Transportation remains a huge challenge
September 2, 2015 By Alusine Sesay
A survey undertaken by Concord Times has revealed that the struggle to access transportation in the capital city Freetown remains acute despite the procurement of 100 buses by the government.
People who responded to questions, especially pupils, demanded that the government provide more buses to ease transportation in the city.
Although 15 buses have been allocated to schools in the Western Area, pupils still struggle to access transportation, especially when schools are in session.
In a recent event organised by the Attitudinal and Behavioural Change Secretariat on the responsible use of school buses, Minister of Transport and Aviation, Leonard Balogun Koroma, said government was yet to launch the school bus service, but promised to do so very soon.
The minister also promised that more buses will be provided for schools across the country.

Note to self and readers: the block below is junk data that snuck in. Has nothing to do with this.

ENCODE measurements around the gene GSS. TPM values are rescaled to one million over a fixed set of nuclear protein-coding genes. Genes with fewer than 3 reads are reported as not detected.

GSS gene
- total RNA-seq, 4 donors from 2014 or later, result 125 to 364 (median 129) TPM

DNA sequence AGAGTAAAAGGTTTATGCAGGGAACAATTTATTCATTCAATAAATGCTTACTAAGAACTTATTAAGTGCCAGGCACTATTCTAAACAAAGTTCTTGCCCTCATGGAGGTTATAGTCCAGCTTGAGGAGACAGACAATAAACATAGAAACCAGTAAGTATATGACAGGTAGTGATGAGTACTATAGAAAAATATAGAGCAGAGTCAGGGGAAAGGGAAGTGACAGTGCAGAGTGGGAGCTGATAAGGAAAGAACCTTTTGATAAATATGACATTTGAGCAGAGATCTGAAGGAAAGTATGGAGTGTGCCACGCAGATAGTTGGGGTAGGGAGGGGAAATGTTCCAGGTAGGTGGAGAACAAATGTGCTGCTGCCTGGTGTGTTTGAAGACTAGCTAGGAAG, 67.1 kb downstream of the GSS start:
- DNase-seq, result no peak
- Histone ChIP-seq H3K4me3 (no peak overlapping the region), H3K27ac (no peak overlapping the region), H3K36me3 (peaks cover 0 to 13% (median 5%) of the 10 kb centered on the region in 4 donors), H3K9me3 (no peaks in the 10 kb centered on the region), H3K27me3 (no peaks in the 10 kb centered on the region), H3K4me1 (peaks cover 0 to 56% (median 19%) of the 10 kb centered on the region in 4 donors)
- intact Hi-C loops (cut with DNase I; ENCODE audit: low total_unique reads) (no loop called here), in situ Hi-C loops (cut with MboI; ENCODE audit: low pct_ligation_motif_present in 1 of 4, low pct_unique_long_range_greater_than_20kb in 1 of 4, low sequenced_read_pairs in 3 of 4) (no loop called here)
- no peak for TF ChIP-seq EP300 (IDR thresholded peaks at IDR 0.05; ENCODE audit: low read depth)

However, many respondents are of the opinion that it is quite a difficult task for government to tackle the transportation challenge in Freetown due to the high concentration of the country’s population in the city.
The challenge to access transportation in the city is not a new phenomenon, thus prompting government to procure 100 buses to ameliorate the plight of public transport users. It seems though that the problem is far from being solved as long queues could be seen during the rush hours, with thousands having to wait for hours to get on the buses.
“We need more buses because the ones available are not enough to solve the transportation problem. We are still finding it difficult to access transportation despite the provision of 100 buses by the government,” said Sallay Kamara.
While contributing to a debate in the Well of Parliament, Minority Leader Hon. Bernadette Lahai commended the government for being sensitive to the plight of the public, but noted that the 100 buses were not enough to curb the transportation challenge in the country.